Execution By The Wheel
This form of torture, also sometimes known as the Catherine Wheel or the Breaking Wheel, was a form of capital punishment that resulted in the criminal's death. It originated in Ancient Greece, and was commonly used there, as well as in modern day France, Sweden, Russia, and Germany. The wheel execution was used as recently as the nineteenth century. Throughout history, this form of torture has sometimes been referred to as the most brutal, although the quartering execution may be worse. The victim involved in this torture was cudgeled to death.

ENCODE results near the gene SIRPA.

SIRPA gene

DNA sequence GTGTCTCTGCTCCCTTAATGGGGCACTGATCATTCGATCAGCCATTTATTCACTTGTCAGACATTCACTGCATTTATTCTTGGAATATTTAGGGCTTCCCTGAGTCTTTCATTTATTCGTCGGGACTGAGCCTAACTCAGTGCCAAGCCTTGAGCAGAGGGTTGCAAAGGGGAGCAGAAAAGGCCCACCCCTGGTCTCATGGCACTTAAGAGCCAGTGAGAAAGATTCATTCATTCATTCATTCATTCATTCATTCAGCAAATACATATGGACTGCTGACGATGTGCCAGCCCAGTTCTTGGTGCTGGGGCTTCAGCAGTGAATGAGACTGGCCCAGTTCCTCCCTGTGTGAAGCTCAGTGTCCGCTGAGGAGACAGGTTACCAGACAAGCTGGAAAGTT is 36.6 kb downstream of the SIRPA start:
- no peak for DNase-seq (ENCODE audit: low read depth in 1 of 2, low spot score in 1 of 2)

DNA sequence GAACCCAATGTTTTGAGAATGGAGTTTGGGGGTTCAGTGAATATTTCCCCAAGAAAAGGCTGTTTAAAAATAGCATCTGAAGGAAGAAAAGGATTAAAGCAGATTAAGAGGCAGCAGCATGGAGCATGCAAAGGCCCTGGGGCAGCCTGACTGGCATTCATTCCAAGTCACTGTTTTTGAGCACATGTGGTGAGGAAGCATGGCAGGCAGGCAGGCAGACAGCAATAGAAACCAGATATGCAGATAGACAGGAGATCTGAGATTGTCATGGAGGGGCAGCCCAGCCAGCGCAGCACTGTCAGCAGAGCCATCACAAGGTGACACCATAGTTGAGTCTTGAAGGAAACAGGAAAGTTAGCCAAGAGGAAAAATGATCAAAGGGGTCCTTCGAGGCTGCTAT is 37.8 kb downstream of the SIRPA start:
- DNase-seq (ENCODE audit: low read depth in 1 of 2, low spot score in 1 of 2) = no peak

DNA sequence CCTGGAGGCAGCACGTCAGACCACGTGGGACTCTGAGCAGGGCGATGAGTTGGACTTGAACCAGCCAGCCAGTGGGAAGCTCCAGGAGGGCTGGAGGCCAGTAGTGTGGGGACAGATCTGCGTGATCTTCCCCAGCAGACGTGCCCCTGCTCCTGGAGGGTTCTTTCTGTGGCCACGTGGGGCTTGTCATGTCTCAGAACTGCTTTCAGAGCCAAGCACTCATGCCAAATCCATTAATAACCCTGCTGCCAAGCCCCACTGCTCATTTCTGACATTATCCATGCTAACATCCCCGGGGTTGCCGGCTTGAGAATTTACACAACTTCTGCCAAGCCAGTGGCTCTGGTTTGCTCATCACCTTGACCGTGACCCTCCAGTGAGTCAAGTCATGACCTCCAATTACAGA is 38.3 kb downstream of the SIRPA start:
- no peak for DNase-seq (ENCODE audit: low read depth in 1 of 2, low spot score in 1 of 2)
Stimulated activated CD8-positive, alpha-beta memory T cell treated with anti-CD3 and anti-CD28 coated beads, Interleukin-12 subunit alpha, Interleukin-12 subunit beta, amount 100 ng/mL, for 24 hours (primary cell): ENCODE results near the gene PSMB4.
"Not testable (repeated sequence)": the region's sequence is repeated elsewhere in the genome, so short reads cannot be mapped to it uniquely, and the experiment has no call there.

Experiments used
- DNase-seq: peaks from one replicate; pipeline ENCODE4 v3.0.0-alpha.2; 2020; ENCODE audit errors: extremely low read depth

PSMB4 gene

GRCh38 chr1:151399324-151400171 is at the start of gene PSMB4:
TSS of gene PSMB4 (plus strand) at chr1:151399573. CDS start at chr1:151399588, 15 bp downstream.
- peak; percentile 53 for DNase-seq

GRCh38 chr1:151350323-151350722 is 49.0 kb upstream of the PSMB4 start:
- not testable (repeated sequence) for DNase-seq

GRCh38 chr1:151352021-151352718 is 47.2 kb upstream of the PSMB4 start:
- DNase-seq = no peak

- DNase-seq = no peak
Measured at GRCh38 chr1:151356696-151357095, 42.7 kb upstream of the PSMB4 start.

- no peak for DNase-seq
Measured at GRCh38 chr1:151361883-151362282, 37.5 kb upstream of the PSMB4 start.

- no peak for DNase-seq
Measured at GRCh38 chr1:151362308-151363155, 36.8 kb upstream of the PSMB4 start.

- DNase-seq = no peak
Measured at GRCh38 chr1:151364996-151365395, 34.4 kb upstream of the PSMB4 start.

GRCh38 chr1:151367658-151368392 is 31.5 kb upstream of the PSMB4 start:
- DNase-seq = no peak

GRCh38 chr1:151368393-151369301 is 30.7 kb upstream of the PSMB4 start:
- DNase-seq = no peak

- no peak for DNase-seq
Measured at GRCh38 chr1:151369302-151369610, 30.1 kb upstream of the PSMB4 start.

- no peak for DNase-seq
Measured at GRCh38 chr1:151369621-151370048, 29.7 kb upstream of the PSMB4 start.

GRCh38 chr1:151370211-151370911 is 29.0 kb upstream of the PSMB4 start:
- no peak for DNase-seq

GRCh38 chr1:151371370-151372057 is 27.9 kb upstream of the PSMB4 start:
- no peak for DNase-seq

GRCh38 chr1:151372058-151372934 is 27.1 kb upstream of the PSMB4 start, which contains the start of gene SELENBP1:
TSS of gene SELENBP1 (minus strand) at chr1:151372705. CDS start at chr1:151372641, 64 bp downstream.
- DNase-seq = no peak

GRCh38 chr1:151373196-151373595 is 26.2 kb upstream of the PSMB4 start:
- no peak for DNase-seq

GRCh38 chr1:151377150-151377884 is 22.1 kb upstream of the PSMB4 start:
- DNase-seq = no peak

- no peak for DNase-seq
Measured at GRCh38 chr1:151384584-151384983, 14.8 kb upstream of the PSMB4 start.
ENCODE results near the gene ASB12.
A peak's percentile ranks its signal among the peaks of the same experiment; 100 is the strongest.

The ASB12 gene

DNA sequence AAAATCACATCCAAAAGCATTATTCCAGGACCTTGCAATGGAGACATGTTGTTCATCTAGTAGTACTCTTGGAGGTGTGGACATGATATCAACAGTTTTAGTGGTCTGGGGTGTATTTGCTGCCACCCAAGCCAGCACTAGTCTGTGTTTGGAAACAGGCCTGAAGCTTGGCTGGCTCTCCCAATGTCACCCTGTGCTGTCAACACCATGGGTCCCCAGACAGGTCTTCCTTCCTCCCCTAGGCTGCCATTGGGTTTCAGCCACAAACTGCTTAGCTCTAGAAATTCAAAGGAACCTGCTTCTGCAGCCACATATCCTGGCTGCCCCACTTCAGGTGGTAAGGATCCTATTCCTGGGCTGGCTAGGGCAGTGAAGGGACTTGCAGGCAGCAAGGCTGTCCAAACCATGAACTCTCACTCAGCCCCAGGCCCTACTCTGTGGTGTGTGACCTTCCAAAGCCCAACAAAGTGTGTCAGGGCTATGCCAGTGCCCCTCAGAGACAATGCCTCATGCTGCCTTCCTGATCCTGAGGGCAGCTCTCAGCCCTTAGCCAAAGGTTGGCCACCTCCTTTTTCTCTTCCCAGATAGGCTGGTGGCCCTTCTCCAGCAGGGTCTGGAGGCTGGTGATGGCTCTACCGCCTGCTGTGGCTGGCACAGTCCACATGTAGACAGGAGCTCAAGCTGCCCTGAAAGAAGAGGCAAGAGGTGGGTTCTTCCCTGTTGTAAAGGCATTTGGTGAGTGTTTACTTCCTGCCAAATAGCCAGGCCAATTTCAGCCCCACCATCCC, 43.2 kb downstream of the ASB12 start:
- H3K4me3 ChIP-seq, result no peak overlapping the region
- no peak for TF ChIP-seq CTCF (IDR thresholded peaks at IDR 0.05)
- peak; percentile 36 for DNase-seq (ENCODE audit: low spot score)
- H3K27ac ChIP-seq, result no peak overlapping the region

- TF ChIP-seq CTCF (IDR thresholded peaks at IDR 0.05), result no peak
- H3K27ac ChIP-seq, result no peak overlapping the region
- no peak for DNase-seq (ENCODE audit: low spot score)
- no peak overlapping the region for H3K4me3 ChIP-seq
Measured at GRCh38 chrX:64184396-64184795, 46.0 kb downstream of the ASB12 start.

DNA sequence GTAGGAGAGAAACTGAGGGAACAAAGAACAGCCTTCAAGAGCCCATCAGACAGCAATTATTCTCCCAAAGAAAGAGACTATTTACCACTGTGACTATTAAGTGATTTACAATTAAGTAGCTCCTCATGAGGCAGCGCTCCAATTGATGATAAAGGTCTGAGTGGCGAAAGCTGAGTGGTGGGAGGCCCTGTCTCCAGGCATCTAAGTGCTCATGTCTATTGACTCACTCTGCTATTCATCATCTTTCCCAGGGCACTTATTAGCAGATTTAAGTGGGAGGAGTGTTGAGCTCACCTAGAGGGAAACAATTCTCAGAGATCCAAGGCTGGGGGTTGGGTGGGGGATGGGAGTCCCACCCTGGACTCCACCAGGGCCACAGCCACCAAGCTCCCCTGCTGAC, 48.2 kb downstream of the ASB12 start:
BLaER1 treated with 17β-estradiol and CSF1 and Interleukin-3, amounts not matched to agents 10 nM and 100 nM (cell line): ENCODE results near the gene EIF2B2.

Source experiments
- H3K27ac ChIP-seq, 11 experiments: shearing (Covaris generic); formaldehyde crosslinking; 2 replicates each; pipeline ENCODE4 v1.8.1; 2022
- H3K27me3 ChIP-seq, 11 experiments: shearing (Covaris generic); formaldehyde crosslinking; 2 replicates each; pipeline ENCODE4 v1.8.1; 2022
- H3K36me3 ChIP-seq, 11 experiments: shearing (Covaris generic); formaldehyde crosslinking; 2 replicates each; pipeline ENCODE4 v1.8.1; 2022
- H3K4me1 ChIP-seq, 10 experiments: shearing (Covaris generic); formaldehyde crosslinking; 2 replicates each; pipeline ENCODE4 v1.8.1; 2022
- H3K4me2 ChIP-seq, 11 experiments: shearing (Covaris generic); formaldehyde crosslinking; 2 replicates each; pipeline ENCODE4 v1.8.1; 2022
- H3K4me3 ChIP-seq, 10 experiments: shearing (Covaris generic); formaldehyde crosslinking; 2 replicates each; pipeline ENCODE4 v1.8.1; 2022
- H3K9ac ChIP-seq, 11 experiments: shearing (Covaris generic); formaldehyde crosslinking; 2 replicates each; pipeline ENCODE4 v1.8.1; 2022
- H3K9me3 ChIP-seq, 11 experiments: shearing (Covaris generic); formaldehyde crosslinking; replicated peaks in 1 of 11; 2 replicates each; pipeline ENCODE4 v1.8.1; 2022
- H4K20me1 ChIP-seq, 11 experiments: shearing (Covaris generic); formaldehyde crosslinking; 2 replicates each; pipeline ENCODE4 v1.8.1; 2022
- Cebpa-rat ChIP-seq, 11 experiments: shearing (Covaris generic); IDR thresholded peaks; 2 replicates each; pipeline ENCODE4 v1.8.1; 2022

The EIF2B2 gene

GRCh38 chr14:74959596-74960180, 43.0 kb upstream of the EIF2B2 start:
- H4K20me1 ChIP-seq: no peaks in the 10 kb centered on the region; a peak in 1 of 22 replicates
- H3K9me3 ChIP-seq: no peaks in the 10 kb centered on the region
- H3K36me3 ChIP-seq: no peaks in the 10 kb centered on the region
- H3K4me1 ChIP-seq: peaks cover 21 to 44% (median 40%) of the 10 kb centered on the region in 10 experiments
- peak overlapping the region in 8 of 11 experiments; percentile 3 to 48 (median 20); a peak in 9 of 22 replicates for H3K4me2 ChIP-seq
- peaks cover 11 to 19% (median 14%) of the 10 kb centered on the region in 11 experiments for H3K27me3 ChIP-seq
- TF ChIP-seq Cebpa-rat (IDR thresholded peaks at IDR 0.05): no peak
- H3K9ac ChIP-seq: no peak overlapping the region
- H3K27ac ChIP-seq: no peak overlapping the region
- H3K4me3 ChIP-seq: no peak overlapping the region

Usually, the wheel consisted of a large wooden wheel with radial spokes. Sometimes, the condemned person would be cudgeled to death upon the wheel, as the spokes allowed a club or cudgel to pass through it. Other times, the victim was nailed to a wooden 'X' (called a Saint Andrew's Cross) and their body would be displayed on the wheel after their death. Usually however, and most often in France, the condemned would be stretched out along the spokes of the wheel, and revolved slowly, being beaten by an iron hammer through the gaps in the spokes and breaking the bones. To be 'merciful', sometimes the executioner would administer 'coups de grace', in which the victim would recieve blows to the chest and stomach, causing fatal injuries and a relatively quick death. If not, the person would die from shock and dehydration some time later.